January 17, 2011
Religion in News Clips
— Martin E. Marty
Thesis: Religion is on the ropes in our modern secular world. Still, look at the stealth news about religion in one week. (Harriet Marty breakfasted Saturday with what looks like confetti left over after I have clipped religion-relevant stories from our four dailies.) It may be hard to process this mosaic jumble, but at least return for the punch-line ending.
Documents: Suburban DuPage County leaders are having fits about plans to build a mosque near a Macedonian Orthodox Church and a Dharma Meditation Center. Complaint: “Present application increases in what is my opinion a saturation of religious institutions into this specific area. . . .”
Also local: A federal court lifted an injunction against a moment-of-silence school law “that critics claim is essentially state-sponsored prayer.”
A miracle: a long letter to an editor lauds the educational influence of the nuns. Nuns usually get blasted on- and off-Broadway and on all channels. Speaking of miracles: another nun was miraculously cured of TB when she prayed to Pope John Paul II. Rome seeks a second miracle to help launch the late pontiff from beatific to sainthood status. Still speaking of miracles: if you want more than two, read of the life of Bishop Charles Little, pastor of God’s House for All Nations, a Chicago influential who prayed for dozens of healings every Sunday. Many were healed. Sainthood for Little?
Martin Luther King, Jr., observances recalled other dimensions of the black religious experience.
Headline for a dance review: “Warring Relatives and Joking Rabbis.” Another: “Matters of Faith, Prayer and Physical Exertion,” has Jesus, Mary, Adam and Eve and “the Spirit of Religion” soaring. Shirley Caesar, 72-year-old performer, moving aisle to aisle in a New York theater sang: “Jesus, how I love calling your name; every day your name is the same.” She says, “Nobody can tell me that God isn’t real.” Another review: “A POW’s Awe-Inspiring Act of Faith” about a “masterwork” of chamber music composed by Olivier Messiaen and played in a German POW camp.”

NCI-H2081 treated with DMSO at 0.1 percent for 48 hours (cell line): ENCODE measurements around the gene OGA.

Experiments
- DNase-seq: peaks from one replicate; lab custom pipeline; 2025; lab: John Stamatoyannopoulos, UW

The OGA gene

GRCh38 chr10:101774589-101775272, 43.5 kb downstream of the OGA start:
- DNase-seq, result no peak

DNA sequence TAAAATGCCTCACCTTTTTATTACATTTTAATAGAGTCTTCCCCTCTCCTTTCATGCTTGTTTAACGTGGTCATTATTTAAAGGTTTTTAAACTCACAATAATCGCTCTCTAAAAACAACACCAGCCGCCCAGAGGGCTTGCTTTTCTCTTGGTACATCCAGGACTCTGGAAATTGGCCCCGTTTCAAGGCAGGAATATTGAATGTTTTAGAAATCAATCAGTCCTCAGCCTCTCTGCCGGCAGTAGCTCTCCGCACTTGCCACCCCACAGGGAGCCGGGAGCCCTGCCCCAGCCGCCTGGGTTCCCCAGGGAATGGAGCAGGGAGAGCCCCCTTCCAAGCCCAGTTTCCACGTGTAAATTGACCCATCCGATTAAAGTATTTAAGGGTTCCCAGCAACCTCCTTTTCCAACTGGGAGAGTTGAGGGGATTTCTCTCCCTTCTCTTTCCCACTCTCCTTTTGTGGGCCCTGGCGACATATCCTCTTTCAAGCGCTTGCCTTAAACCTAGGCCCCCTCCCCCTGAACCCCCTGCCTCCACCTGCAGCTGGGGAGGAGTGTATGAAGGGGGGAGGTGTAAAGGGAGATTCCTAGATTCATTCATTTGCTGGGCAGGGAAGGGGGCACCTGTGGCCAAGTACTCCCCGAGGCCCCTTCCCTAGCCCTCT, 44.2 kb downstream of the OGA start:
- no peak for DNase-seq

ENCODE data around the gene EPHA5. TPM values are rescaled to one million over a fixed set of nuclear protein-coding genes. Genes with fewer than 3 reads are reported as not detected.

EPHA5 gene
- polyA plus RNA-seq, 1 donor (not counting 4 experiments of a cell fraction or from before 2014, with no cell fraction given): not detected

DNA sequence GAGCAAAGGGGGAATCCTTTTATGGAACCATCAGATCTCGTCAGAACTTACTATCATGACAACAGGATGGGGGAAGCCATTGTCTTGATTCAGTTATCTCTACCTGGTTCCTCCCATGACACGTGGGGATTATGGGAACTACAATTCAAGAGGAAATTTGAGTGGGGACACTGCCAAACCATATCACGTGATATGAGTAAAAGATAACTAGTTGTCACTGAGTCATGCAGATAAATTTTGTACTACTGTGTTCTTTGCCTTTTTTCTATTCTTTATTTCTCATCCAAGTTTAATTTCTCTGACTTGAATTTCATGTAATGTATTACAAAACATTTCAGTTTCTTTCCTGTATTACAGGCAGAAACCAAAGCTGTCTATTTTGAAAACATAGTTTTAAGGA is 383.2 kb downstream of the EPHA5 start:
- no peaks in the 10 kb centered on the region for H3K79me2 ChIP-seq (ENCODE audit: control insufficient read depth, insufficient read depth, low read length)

Aspiring presidential candidate ex-Governor Tim Pawlenty of Minnesota publicly refers to his wife Mary as “my red-hot smokin’ wife,” who turns out to be a district judge “who can always supply an appropriate Bible passage in times of crisis.”
In Lebanon there’s a “fault line in the confrontation between Lebanon’s Shi’ite and Sunni Muslims. . . ‘the battle lines are clear. . . ’” Nigeria’s ruling party is torn over conflict between contenders in the Muslim North and the Christian South.
Loosening restrictions on travel to Cuba provide “broad opportunities for travel to Cuba by academic, religious and cultural groups.”
Christopher Hitchens writes about Mumtaz Qadri, who, “as a slave of the Prophet Muhammad . . . had the natural right to murder” a Pakistani governor.
African-American pastor Suzan Johnson Cook, who presides over the 7,500 minister members of a black pastoral group was appointed as an ambassador for “international religious liberty,” but she was blind-sided by Senator James DeMint, so her welcome services will not be welcomed. Imam Feisal Abdul Rauf, in the news over plans for a Muslim Center not far from the World Trade Center was also blind-sided, damned with faint praise by Muslim rivals, and pushed into the background.
Astrologers and their clients, who live at the edges of conventional religion, find out that the Zodiac boundaries on which they counted were not accurate.
Have you noticed that the interpretations and commemorations of the “Tucson Incident” were drenched in religious symbols, acts, and sayings?
Enough: does the thesis of line one hold: that religion is on the ropes in our secular world?
Martin E. Marty's biography, current projects, publications, and contact information can be found at www.illuminos.com.